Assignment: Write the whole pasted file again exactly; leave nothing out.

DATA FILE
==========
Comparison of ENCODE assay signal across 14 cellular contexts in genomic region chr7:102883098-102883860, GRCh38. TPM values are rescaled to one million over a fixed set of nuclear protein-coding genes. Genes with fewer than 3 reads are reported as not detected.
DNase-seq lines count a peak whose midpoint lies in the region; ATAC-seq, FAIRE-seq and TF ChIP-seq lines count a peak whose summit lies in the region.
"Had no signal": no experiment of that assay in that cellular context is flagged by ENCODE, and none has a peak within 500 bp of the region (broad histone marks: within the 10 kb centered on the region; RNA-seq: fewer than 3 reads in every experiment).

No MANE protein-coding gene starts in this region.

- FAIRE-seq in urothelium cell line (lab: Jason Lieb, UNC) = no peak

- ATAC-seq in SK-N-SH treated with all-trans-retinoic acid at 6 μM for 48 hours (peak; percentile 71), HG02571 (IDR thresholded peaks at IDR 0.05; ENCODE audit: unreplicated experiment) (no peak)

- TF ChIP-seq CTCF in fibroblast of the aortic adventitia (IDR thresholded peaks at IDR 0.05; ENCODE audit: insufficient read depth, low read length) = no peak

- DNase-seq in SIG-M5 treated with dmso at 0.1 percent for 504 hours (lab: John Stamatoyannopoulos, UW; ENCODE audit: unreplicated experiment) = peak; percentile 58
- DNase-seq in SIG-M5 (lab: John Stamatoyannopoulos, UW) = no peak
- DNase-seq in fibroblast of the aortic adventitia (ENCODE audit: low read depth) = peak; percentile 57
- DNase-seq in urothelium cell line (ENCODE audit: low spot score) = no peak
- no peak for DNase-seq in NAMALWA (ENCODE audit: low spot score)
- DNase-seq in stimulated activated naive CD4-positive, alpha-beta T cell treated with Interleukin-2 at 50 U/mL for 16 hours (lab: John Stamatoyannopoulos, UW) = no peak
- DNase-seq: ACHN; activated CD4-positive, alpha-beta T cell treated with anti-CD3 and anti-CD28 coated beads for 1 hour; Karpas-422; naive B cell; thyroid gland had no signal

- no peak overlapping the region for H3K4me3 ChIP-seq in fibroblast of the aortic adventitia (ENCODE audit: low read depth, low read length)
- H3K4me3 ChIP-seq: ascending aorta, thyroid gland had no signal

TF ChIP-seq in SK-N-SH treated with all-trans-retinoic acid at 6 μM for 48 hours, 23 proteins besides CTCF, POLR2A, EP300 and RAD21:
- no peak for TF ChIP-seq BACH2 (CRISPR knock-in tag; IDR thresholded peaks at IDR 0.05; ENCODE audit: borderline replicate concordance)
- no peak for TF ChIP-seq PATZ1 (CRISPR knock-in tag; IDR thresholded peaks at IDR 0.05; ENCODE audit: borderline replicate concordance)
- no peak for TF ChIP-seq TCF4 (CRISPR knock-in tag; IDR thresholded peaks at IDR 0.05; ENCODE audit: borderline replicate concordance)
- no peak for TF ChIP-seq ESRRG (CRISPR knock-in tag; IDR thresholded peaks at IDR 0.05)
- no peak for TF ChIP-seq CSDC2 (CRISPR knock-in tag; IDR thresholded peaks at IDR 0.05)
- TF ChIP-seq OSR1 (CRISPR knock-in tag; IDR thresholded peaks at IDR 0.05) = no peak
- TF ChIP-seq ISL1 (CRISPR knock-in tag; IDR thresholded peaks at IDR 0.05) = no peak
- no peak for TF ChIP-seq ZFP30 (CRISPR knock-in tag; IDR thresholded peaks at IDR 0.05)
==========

Comparison of ENCODE assay signal across 14 cellular contexts in genomic region chr7:102883098-102883860, GRCh38. TPM values are rescaled to one million over a fixed set of nuclear protein-coding genes. Genes with fewer than 3 reads are reported as not detected.
DNase-seq lines count a peak whose midpoint lies in the region; ATAC-seq, FAIRE-seq and TF ChIP-seq lines count a peak whose summit lies in the region.
"Had no signal": no experiment of that assay in that cellular context is flagged by ENCODE, and none has a peak within 500 bp of the region (broad histone marks: within the 10 kb centered on the region; RNA-seq: fewer than 3 reads in every experiment).

No MANE protein-coding gene starts in this region.

- FAIRE-seq in urothelium cell line (lab: Jason Lieb, UNC) = no peak

- ATAC-seq in SK-N-SH treated with all-trans-retinoic acid at 6 μM for 48 hours (peak; percentile 71), HG02571 (IDR thresholded peaks at IDR 0.05; ENCODE audit: unreplicated experiment) (no peak)

- TF ChIP-seq CTCF in fibroblast of the aortic adventitia (IDR thresholded peaks at IDR 0.05; ENCODE audit: insufficient read depth, low read length) = no peak

- DNase-seq in SIG-M5 treated with dmso at 0.1 percent for 504 hours (lab: John Stamatoyannopoulos, UW; ENCODE audit: unreplicated experiment) = peak; percentile 58
- DNase-seq in SIG-M5 (lab: John Stamatoyannopoulos, UW) = no peak
- DNase-seq in fibroblast of the aortic adventitia (ENCODE audit: low read depth) = peak; percentile 57
- DNase-seq in urothelium cell line (ENCODE audit: low spot score) = no peak
- no peak for DNase-seq in NAMALWA (ENCODE audit: low spot score)
- DNase-seq in stimulated activated naive CD4-positive, alpha-beta T cell treated with Interleukin-2 at 50 U/mL for 16 hours (lab: John Stamatoyannopoulos, UW) = no peak
- DNase-seq: ACHN; activated CD4-positive, alpha-beta T cell treated with anti-CD3 and anti-CD28 coated beads for 1 hour; Karpas-422; naive B cell; thyroid gland had no signal

- no peak overlapping the region for H3K4me3 ChIP-seq in fibroblast of the aortic adventitia (ENCODE audit: low read depth, low read length)
- H3K4me3 ChIP-seq: ascending aorta, thyroid gland had no signal

TF ChIP-seq in SK-N-SH treated with all-trans-retinoic acid at 6 μM for 48 hours, 23 proteins besides CTCF, POLR2A, EP300 and RAD21:
- no peak for TF ChIP-seq BACH2 (CRISPR knock-in tag; IDR thresholded peaks at IDR 0.05; ENCODE audit: borderline replicate concordance)
- no peak for TF ChIP-seq PATZ1 (CRISPR knock-in tag; IDR thresholded peaks at IDR 0.05; ENCODE audit: borderline replicate concordance)
- no peak for TF ChIP-seq TCF4 (CRISPR knock-in tag; IDR thresholded peaks at IDR 0.05; ENCODE audit: borderline replicate concordance)
- no peak for TF ChIP-seq ESRRG (CRISPR knock-in tag; IDR thresholded peaks at IDR 0.05)
- no peak for TF ChIP-seq CSDC2 (CRISPR knock-in tag; IDR thresholded peaks at IDR 0.05)
- TF ChIP-seq OSR1 (CRISPR knock-in tag; IDR thresholded peaks at IDR 0.05) = no peak
- TF ChIP-seq ISL1 (CRISPR knock-in tag; IDR thresholded peaks at IDR 0.05) = no peak
- no peak for TF ChIP-seq ZFP30 (CRISPR knock-in tag; IDR thresholded peaks at IDR 0.05)